Historical Football Kits


The Scottish Professional Football League

Formed in 1890, the Scottish Football League was the third oldest national league in the world (the Irish League was formed three weeks earlier). Originally the competition was strictly amateur, (professionalism was not recognised in Scotland until 1893) and formed of eleven clubs, ten of which were based in the West of Scotland. Of the original members, only Celtic, Dumbarton, Hearts, Rangers and St Mirren survive.

Scotland is unique in having several quite separate governing bodies and structures that oversee men's football. "Senior" competition is governed by the Scottish FA (SFA) and includes members of the Scottish Professional Football League (formed by the merger of the Scottish Football League and Scottish Premier League in 2013), the Highland League and the Lowland League. "Junior" clubs play at a lower standard and are governed by the Scottish Junior FA (SJFA). "Junior" refers to the standard rather than the age of the players. Junior and Senior clubs did not compete against each other (with a few historical exceptions) and there is no mechanism for clubs to progress from Junior to Senior status although clubs may resign their membership in order to join a higher (or lower) level. Some clubs who dropped out of the Scottish League continue to play within the Junior framework. In recent years a select number of Junior clubs have been invited to take part in the Scottish FA Cup.

A third body, the Scottish Amateur Football Association (SAFA) oversees some 1,000 clubs in 67 different local leagues playing at a lower level.

The Scottish Juvenile FA (SJFA) was formed in 1899 and organised the game at under-21 level although age guidelines were lax, and limits were set at 25 and even 27 at various stages. A rival Scottish Secondary Junior FA (SSJFA) was formed in 1921 and over time came to dominate the game at youth level. In 1985 the SSJFA was renamed as the Association of Scottish Youth Football Clubs (ASYFC). In 1999 the rump SJFA merged with the ASYFC and the Youth Division of the Scottish Amateur FA to form the Scottish Youth FA.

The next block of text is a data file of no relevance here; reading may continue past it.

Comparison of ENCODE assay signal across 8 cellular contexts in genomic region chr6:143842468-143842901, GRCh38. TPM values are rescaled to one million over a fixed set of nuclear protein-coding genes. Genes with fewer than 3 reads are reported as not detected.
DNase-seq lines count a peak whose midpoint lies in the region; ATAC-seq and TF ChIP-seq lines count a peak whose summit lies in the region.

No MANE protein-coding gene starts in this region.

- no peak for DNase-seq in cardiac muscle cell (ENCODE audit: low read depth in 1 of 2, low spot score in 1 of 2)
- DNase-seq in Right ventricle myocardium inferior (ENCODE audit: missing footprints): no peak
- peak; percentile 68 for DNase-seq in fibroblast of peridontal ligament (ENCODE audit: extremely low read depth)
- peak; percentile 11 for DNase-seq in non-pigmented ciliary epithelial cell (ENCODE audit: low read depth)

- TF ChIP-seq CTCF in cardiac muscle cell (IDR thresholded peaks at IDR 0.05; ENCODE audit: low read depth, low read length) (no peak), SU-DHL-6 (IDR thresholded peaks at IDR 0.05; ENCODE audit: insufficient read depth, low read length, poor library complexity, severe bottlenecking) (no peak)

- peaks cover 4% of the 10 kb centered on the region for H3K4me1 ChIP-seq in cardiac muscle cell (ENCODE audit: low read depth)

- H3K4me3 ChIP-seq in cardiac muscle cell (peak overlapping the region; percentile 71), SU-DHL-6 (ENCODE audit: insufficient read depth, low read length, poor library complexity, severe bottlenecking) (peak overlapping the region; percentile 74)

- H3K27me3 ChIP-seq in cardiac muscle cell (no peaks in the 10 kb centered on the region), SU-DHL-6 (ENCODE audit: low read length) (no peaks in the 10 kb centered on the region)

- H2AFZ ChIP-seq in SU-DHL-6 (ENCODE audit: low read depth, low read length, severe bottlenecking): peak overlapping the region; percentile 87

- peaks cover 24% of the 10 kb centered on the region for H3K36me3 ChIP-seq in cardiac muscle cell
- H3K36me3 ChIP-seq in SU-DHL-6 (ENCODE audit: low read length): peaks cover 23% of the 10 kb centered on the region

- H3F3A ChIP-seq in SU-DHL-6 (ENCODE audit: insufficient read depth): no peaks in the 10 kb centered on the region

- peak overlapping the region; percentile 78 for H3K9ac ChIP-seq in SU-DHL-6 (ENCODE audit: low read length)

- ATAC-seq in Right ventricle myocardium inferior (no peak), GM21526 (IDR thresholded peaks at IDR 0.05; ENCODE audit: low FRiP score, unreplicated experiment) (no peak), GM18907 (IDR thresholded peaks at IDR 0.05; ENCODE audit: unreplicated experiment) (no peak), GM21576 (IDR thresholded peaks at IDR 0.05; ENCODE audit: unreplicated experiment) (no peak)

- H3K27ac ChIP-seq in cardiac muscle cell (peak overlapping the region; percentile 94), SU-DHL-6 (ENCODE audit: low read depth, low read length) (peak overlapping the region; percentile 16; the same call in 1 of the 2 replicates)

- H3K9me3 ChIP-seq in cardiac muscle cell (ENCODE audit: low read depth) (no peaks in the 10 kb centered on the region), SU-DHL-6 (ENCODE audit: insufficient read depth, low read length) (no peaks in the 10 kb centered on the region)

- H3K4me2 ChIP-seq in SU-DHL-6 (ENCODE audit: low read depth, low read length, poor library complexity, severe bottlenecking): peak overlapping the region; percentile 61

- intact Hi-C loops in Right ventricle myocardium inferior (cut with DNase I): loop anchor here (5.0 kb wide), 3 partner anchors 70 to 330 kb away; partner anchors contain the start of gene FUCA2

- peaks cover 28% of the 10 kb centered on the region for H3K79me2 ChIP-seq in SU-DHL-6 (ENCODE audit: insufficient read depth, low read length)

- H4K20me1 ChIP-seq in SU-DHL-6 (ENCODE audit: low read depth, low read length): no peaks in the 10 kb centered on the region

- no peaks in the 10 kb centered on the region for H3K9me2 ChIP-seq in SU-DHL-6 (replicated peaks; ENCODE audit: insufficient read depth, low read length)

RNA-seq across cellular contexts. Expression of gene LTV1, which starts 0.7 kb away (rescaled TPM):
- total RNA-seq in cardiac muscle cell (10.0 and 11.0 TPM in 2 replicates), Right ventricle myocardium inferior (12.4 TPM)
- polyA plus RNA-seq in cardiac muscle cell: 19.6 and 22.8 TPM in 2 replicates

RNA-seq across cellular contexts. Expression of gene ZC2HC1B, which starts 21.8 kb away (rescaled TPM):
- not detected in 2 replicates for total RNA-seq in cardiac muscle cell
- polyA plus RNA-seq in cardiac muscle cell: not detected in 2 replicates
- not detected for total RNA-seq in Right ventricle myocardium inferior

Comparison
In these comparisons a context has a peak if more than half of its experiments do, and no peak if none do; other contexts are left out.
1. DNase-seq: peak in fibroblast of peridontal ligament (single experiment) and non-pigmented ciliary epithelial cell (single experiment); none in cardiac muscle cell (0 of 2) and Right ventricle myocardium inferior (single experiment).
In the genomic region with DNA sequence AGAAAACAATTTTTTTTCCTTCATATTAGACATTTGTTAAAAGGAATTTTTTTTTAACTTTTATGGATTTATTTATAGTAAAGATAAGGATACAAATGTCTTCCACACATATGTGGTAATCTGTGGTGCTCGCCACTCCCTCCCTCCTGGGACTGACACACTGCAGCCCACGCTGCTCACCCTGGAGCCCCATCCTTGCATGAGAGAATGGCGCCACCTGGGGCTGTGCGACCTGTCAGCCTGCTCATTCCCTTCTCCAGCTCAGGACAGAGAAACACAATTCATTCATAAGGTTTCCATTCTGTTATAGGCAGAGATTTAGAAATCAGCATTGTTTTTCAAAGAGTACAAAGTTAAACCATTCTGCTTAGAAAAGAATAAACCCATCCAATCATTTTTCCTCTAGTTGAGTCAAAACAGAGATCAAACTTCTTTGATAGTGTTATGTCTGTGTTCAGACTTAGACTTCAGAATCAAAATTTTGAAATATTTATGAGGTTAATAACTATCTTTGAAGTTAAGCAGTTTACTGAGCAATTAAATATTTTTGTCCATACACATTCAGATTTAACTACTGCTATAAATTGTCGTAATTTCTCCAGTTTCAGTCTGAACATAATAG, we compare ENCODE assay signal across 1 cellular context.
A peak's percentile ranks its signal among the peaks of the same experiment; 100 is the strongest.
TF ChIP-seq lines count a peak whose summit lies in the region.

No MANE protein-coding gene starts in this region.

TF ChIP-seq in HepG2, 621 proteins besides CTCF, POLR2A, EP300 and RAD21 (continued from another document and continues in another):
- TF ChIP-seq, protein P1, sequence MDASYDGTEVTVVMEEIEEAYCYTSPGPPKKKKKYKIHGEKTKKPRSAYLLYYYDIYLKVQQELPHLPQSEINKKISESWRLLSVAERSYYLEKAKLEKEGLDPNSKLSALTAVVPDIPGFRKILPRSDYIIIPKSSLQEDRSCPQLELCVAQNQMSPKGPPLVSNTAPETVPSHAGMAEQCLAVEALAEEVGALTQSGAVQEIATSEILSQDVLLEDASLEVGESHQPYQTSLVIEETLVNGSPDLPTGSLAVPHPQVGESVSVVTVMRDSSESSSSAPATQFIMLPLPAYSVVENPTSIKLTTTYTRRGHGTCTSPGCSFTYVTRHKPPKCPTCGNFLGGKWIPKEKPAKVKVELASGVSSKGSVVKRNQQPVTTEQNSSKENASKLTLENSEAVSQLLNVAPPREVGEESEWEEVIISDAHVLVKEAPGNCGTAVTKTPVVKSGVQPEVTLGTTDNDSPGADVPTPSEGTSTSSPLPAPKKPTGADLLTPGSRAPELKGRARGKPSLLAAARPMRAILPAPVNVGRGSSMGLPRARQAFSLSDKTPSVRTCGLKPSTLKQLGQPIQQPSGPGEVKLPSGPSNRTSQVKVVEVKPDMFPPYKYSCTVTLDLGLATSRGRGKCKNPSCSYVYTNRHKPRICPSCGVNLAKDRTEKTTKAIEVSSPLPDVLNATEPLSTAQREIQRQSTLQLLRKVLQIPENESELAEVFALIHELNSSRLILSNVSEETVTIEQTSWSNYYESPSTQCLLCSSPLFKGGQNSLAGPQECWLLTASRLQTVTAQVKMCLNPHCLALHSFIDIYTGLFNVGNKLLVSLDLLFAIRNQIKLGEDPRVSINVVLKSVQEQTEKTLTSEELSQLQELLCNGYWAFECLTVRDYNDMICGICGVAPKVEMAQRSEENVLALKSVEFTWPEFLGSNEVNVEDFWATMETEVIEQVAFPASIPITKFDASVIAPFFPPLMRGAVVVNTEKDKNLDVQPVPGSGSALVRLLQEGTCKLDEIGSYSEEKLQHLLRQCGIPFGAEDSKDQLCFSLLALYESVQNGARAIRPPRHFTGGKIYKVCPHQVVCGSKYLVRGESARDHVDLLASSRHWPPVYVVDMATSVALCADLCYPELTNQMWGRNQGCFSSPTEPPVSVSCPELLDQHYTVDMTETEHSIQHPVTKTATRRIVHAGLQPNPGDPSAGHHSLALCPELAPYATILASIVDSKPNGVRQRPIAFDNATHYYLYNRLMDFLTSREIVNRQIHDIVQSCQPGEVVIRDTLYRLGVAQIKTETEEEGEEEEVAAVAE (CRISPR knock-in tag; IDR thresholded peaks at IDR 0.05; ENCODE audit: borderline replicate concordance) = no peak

Yet another body, The Scottish Welfare Football Association was formed in 1918 to boost morale among factory workers. At one stage more than 500 teams competed in competitions organised by the SWFA but this number has now dwindled to around 200 mainly in the North of Scotland. The SWFA is itself affiliated to the Scottish FA.

Until 2015 there was no pyramid structure in Scotland: while clubs were free to change affiliation, they could not progress through the different levels.

The Scottish Premier League (SPL) broke away from the Scottish Football League in 1998.

The SFA commissioned McLeish Report (2010), which called for a wholesale reorganisation of Scottish professional football, was shelved although the Rangers debacle in 2012 reinvigorated calls for reform of what many supporters and commentators regarded as a discredited and fragmented structure. Although many proposals were made, a combination of self-interest and lacklustre leadership meant none were adopted.

Finally, in June 2013 the SFL clubs voted in favour of a plan put forward by the SPL to merge the two leagues as the Scottish Professional Football League. Although nominally a merger, this was effectively a take-over by the SPL and marked the end of the Scottish Football League. Play-offs were introduced that for the first time made it possible for teams to progress from regional leagues to the top levels.

Dave Moor (February 2024)